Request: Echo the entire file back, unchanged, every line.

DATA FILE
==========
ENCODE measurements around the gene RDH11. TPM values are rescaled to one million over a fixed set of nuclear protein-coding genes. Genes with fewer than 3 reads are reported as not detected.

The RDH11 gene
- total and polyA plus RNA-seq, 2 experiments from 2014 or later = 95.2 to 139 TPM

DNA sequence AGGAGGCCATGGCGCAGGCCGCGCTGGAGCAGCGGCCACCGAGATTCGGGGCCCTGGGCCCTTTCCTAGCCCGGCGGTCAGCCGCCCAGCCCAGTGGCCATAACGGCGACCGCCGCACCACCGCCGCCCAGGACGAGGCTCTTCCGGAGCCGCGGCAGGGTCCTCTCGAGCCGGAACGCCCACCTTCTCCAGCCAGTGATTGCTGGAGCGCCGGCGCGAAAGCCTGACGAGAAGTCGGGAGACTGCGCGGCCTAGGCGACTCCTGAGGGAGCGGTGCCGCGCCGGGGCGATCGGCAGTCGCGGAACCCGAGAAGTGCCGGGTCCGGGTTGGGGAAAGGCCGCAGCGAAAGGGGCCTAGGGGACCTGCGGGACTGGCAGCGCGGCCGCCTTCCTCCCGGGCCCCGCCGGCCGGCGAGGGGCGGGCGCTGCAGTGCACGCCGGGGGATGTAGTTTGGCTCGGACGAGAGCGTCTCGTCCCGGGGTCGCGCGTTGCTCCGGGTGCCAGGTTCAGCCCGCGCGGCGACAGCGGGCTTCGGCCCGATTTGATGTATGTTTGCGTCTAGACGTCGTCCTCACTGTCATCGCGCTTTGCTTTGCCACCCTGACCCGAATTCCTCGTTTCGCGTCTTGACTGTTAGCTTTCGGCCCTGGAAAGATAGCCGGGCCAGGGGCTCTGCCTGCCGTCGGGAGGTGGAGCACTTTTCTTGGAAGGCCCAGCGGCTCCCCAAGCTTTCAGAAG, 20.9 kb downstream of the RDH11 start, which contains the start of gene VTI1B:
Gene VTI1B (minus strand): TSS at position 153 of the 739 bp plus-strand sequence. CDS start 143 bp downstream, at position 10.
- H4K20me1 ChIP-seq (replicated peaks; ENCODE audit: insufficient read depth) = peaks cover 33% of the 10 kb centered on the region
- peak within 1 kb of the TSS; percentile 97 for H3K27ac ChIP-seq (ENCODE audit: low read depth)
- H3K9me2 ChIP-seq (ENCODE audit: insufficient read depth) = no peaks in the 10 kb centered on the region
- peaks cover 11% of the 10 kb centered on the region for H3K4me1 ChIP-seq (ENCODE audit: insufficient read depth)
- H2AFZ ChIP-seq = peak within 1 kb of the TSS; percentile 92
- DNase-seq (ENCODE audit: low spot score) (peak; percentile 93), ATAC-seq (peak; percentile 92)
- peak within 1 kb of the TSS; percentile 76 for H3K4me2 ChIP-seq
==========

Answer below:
ENCODE measurements around the gene RDH11. TPM values are rescaled to one million over a fixed set of nuclear protein-coding genes. Genes with fewer than 3 reads are reported as not detected.

The RDH11 gene
- total and polyA plus RNA-seq, 2 experiments from 2014 or later = 95.2 to 139 TPM

DNA sequence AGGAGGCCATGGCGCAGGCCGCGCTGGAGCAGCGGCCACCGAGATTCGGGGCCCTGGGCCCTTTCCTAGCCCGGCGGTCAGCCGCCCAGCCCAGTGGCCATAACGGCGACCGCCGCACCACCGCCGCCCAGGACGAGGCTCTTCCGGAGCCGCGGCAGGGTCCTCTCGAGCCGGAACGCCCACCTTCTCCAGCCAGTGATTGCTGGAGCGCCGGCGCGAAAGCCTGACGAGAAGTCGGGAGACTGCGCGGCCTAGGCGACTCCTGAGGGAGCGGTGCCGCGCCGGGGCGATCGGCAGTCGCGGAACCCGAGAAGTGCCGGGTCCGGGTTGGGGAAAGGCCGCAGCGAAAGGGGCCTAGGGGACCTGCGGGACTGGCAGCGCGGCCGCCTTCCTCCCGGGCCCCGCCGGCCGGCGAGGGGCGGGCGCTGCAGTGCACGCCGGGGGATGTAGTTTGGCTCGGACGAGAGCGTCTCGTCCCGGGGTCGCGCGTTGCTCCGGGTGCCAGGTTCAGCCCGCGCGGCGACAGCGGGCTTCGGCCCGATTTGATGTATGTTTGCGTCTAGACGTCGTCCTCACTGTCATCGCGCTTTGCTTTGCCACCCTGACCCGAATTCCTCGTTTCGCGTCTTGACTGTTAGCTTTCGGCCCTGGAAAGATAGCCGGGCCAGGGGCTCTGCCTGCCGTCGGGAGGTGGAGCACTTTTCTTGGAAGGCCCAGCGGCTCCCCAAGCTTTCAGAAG, 20.9 kb downstream of the RDH11 start, which contains the start of gene VTI1B:
Gene VTI1B (minus strand): TSS at position 153 of the 739 bp plus-strand sequence. CDS start 143 bp downstream, at position 10.
- H4K20me1 ChIP-seq (replicated peaks; ENCODE audit: insufficient read depth) = peaks cover 33% of the 10 kb centered on the region
- peak within 1 kb of the TSS; percentile 97 for H3K27ac ChIP-seq (ENCODE audit: low read depth)
- H3K9me2 ChIP-seq (ENCODE audit: insufficient read depth) = no peaks in the 10 kb centered on the region
- peaks cover 11% of the 10 kb centered on the region for H3K4me1 ChIP-seq (ENCODE audit: insufficient read depth)
- H2AFZ ChIP-seq = peak within 1 kb of the TSS; percentile 92
- DNase-seq (ENCODE audit: low spot score) (peak; percentile 93), ATAC-seq (peak; percentile 92)
- peak within 1 kb of the TSS; percentile 76 for H3K4me2 ChIP-seq